Employment Law

Sexual Harassment

Posted by on Dec 15, 2014 in Employment Law | 0 comments

There may have been times when an employee or a job applicant (either a male or a female) had been asked by his/her employer or supervisor for sexual favors in return for being employed or promoted. Refusing the employer’s or supervisor’s request may either result to denial of all job benefits and/or non-promotion, or making the work environment hostile, intimidating and offensive.

The first result, which is made possible only by someone who has authority, is called the Quid Pro Quo; the second, which may also be committed by a co-worker, is called the Hostile Work environment. The Quid Pro Quo and Hostile Work environment are forms of sexual harassment identified by the federal government.

According to the website of employment law firm Cary Kane LLP, despite anti-discrimination laws and laws that strictly criminalize sexual harassment in the workplace, many employees still end up as victims of illegal and unjust employment practices. This is partly due to the decision of many victims to keep silent after being victimized through such unlawful behaviors, for fear of losing their job, being retaliated upon, and so forth.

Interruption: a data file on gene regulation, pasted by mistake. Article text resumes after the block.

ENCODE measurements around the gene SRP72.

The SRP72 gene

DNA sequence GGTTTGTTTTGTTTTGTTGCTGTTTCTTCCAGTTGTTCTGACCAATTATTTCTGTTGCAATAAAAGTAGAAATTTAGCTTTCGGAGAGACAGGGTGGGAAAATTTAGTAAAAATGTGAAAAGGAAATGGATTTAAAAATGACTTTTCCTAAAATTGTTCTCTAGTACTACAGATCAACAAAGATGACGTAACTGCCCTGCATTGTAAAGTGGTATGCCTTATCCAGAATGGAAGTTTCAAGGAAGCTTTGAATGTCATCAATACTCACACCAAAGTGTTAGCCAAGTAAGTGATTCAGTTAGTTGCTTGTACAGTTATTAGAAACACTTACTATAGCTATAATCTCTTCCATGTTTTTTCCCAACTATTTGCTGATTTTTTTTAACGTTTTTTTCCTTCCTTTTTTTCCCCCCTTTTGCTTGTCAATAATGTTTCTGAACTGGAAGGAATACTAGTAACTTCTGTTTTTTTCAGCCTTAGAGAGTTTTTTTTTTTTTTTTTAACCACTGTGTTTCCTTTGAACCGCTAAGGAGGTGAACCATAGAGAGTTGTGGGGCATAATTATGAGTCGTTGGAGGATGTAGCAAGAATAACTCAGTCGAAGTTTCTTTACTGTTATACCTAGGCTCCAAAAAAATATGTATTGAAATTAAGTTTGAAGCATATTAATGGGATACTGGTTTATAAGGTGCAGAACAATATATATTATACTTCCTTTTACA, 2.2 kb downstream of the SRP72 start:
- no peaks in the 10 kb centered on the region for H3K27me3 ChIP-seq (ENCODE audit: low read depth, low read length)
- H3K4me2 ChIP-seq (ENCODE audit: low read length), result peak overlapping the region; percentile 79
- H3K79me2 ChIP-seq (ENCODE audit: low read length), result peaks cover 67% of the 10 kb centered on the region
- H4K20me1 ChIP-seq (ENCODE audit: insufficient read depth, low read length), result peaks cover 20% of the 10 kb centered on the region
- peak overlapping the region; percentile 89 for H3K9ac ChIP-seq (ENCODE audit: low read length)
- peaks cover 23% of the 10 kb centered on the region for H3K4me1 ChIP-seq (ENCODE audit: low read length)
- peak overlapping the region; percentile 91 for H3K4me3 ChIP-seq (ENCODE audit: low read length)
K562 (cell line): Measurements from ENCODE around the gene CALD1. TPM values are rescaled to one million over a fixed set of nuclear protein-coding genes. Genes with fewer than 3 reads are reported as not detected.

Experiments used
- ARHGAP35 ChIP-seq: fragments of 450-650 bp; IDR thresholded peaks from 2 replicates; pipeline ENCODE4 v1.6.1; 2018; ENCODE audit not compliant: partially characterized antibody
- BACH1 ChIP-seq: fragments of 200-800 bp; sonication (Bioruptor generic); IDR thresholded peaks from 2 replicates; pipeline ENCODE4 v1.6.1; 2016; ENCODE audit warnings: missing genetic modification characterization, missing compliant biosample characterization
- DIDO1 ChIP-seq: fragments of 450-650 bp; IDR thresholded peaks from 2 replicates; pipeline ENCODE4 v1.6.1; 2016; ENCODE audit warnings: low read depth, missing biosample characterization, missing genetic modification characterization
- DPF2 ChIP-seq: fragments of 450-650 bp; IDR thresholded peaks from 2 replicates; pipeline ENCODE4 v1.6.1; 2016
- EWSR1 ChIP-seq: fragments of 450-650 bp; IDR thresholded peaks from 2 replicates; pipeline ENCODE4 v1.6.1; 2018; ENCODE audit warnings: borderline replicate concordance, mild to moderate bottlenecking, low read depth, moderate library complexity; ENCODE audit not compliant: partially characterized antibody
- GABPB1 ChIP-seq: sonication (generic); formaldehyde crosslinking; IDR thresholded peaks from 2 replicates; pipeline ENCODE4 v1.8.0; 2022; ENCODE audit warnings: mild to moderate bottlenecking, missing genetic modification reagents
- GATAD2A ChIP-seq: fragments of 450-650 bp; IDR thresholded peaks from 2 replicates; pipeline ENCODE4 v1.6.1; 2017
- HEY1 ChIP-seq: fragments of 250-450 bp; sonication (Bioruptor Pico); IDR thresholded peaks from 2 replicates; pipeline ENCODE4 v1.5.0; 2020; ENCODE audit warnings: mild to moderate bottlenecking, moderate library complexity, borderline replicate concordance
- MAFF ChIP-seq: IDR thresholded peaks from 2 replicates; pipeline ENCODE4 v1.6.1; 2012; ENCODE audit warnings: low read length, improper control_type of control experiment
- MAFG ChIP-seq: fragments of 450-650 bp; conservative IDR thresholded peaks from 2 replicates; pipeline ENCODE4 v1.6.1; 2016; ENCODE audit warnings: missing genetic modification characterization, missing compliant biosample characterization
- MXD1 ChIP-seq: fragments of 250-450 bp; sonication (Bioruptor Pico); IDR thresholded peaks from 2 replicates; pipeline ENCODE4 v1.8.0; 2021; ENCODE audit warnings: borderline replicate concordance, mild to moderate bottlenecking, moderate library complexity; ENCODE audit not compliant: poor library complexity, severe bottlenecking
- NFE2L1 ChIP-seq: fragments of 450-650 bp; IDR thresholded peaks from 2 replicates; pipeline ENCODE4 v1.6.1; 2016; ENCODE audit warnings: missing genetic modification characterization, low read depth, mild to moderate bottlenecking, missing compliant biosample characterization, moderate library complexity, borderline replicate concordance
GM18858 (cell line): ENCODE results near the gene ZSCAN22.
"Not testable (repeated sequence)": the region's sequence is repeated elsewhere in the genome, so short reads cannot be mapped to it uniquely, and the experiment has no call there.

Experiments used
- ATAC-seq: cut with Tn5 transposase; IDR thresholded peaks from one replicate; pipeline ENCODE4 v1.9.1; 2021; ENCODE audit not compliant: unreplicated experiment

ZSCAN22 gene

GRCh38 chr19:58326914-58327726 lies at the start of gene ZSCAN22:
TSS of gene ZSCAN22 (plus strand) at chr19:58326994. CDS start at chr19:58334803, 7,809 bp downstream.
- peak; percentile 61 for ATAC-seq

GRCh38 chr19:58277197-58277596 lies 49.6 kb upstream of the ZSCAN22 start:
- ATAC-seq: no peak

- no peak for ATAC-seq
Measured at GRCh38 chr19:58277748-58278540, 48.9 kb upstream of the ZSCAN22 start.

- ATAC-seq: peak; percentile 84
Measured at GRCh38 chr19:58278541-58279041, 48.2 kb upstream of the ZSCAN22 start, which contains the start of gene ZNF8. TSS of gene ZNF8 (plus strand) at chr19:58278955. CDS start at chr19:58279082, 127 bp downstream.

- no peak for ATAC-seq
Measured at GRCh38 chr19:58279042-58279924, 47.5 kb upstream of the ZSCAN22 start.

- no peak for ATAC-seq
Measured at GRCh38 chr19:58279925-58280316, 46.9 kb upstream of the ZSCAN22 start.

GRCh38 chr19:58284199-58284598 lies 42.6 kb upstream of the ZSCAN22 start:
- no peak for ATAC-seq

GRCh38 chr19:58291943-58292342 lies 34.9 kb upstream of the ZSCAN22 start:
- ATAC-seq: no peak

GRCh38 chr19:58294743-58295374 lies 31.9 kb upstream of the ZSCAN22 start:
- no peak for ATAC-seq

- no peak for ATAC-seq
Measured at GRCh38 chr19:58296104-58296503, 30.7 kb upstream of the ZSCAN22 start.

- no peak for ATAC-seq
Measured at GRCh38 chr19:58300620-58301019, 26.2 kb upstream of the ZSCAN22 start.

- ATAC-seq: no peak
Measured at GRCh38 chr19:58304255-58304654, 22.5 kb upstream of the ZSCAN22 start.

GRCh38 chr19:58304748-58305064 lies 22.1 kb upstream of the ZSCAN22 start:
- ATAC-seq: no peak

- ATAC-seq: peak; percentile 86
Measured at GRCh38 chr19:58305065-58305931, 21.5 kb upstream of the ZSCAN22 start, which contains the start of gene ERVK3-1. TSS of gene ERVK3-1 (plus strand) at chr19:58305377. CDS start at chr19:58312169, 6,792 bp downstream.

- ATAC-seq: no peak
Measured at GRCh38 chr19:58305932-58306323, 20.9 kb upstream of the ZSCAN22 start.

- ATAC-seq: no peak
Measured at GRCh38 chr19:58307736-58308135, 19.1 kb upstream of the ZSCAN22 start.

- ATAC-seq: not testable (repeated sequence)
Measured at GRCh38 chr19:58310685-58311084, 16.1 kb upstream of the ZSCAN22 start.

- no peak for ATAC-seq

The first work-related sexual harassment complaint that was tried in court happened in 1976. During this same year, a poll was conducted by Redbook, a national women’s service magazine, on sexual harassment in the workplace. Though many may have already heard of various stories where female employees had been harassed, the results of the poll may still have come as a surprise to them upon learning that, of the almost 9,000 women respondents, almost nine of every ten claimed that they had been targets of sexual harassment at the workplace.

An employee who suspects sexual harassment should inform his/her harasser of the unwanted act and then notify his/her employer about the unlawful behavior being committed against him/her. If ever the harassment never stops, the victim can rightfully file a complaint with the Equal Employment Opportunity Commission within 180 days from the date when the harassment was committed; another complaint may be filed with the state or federal government.

In a sexual harassment complaint the battle is often between the words of the guilty (who may be the company) against the words of the accuser. Despite the difficulty and the sensitivity of the case, this type of illegal behavior in the workplace will never be known (and the culprit never brought to justice) unless the victim decides to stand and fight for his/her rights.

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